Emoji and Discourse

Jeff Atwood December 30, 2015

We’ve always had a strong relationship with Emoji. From the earliest days of Discourse, you could add Emoji to your posts by by typing : and using our handy Emoji autocompleter:


Of course : just so happens to be the first character of the most common ASCII smiley, our old pal :) – so hopefully it was discoverable.

Since then, we’ve continually refined and improved our Emoji support.

Added an Emoji Picker


Sam whipped up this graphical emoji picker as an unplanned surprise in an earlier release and it works great! It’s linked from the editor toolbar as well:


We’ve since upgraded the Emoji picker even further to add text search and skin tone selection:

We also added a “more…” button to the autocomplete so even if you don’t have the editor toolbar visible (or, say, you’re on mobile), you can still get to the emoji picker.


Added Multiple Emoji Families

We launched with the Apple Emoji set, although it isn’t quite clear what the licensing terms are for that set. So we were very excited when Emoji One came along with an explicitly open source set of Emoji images, free for everyone! We immediately made Emoji One our default Emoji set.


There’s a number of Emoji Families or “sets” to choose from, so once we added Emoji One we also added the other common families: Google / Android, Apple / iOS, Twitter, and of course Emoji One which is the default. We’ve also recently added Windows and Messenger emoji.


Visit your site settings and change your emoji set setting to taste.

Added Slight Smile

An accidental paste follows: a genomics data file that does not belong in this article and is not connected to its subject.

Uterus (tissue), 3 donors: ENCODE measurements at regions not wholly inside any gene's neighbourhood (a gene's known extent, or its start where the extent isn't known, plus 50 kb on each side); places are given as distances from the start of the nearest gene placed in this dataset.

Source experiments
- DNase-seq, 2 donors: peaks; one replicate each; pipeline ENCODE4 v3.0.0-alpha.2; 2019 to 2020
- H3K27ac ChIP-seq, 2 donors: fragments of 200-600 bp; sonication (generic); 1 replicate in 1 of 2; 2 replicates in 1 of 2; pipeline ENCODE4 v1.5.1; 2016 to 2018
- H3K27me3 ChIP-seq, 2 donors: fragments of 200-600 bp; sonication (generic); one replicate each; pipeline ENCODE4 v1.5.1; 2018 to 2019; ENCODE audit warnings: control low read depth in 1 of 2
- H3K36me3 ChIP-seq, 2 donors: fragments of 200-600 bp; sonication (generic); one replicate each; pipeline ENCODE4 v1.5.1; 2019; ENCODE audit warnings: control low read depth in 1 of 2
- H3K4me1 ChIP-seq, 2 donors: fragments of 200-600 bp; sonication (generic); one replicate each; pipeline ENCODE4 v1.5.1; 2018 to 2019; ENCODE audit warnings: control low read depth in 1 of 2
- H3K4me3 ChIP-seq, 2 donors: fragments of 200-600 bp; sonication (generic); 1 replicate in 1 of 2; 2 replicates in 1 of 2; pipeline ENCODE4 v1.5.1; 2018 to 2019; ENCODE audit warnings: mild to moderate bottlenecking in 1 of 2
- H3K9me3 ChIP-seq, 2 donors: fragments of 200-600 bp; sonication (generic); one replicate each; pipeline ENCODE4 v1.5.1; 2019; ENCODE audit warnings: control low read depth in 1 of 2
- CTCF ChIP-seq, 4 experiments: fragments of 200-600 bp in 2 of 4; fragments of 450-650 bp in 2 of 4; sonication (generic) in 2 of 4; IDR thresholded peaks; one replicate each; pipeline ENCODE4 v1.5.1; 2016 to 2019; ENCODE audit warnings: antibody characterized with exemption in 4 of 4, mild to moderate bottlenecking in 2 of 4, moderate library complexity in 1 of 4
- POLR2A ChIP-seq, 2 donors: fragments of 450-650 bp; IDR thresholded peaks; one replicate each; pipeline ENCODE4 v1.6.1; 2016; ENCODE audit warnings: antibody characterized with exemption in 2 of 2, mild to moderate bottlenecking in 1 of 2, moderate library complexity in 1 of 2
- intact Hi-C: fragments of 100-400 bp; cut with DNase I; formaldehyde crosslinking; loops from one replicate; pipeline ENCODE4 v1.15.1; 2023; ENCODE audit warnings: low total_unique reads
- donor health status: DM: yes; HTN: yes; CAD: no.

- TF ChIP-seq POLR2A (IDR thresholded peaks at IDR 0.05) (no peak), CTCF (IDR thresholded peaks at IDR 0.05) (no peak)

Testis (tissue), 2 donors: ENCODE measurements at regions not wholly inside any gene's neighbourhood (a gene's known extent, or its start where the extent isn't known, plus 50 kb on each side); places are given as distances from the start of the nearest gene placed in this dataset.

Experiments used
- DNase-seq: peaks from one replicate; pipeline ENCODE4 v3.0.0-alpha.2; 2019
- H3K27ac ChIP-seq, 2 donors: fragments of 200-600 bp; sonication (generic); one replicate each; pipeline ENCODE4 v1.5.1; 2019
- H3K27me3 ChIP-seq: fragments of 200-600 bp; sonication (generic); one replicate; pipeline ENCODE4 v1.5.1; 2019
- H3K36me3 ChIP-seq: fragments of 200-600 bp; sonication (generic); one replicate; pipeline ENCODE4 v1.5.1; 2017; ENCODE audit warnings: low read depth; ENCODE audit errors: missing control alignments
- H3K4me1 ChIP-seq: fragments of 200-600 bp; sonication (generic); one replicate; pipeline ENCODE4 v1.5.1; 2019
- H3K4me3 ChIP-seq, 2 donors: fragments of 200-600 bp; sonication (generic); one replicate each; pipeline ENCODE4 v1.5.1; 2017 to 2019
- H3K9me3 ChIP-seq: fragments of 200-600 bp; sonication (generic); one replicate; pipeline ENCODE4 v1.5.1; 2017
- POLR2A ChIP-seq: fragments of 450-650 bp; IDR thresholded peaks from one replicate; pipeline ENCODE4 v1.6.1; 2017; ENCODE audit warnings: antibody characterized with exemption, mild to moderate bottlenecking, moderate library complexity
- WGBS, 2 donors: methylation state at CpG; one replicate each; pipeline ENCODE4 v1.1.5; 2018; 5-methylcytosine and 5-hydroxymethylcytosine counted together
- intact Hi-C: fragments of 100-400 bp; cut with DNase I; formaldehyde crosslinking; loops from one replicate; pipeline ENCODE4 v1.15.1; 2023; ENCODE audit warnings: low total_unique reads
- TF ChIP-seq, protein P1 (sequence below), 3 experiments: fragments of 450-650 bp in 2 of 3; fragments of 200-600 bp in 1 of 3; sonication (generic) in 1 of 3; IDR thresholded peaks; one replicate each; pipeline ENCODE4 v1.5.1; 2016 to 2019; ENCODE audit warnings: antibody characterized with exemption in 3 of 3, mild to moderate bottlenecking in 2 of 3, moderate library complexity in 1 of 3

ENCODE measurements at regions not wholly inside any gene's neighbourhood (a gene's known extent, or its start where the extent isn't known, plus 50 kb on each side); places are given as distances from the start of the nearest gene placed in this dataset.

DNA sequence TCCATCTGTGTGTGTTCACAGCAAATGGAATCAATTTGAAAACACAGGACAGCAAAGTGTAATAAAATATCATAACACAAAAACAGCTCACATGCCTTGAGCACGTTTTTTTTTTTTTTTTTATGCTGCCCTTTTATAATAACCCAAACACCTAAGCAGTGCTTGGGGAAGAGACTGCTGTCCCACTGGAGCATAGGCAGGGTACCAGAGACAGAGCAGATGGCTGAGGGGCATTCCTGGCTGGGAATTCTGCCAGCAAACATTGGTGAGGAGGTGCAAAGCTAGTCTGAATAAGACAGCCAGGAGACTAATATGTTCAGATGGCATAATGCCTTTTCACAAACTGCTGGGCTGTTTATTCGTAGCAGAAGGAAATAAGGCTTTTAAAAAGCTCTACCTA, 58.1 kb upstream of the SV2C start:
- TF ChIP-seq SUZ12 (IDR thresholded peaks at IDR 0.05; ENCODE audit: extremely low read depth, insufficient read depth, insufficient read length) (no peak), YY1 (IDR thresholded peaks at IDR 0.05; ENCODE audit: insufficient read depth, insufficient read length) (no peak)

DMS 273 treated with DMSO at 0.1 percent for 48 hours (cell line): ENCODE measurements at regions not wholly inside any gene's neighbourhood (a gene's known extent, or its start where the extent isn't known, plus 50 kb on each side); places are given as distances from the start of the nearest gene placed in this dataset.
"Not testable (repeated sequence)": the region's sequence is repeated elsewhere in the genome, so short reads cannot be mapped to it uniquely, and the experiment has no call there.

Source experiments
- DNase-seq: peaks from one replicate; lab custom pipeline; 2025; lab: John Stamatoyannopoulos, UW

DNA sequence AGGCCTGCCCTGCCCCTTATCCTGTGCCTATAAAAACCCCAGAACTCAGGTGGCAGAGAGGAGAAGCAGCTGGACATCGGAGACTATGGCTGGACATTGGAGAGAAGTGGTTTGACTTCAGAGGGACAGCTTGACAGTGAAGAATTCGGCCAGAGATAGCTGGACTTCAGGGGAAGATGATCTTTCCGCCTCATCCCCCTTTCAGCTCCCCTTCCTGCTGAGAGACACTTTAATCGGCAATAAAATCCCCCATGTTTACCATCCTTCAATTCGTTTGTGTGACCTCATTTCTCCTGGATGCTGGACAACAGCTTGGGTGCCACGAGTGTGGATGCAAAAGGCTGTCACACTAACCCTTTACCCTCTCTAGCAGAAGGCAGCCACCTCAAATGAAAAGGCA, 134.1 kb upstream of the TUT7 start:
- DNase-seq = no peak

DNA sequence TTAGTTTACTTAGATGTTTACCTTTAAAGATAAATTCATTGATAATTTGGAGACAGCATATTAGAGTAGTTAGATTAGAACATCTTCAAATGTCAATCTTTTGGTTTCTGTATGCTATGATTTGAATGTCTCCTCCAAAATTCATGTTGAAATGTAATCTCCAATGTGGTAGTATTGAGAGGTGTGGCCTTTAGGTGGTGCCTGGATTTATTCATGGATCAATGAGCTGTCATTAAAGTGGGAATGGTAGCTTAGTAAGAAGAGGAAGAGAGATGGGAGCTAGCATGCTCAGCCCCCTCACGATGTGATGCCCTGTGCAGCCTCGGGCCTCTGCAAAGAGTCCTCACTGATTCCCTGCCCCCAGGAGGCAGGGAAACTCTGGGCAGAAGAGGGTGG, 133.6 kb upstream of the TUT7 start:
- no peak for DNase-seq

There was a surprising amount of consternation over the fact that Emoji, as originally defined, doesn’t have a “plain” closed mouth smiley. I’m not sure why this is, but it’s true:


Notice that none of those smiling Emoji faces, in any family, contains a simple closed mouth smile, the kind we associate with the classic 1960s and 1970s “Have a Nice Day” smile in American culture.


Fortunately Unicode 7 added something called slightly_smiling, so we’ve switched the default :) mapping to that.

Added Emoji to Topic Titles

Another persistent user request was for Emoji in topic titles, so Régis added that a few releases ago, too:


Nothing makes your topic stand out quite like a … :banana: does.

Added Unicode Emoji Remapping

Emoji went from a weird Japanese mobile quirk to being so completely mainstream that tears-of-joy-emoji was the 2015 “word” of the year. And starting in 2010, Emoji was added as part of the official Unicode standard.

Although having Emoji formalized in Unicode does wonders for standardizing the Emoji experience, the actual rendering of Unicode Emoji depends heavily on your platform and your browser. To address this, Robin just made it so that when we encounter a unicode Emoji in a Discourse post we automatically remap it to the correct Emoji image set, per your Discourse site settings.


This way, no matter how the Emoji is entered – via the Discourse picker, or via Unicode character typed with your local keyboard – it’ll look consistently great, on any device, for any user.

Updated and Optimized Emoji Sets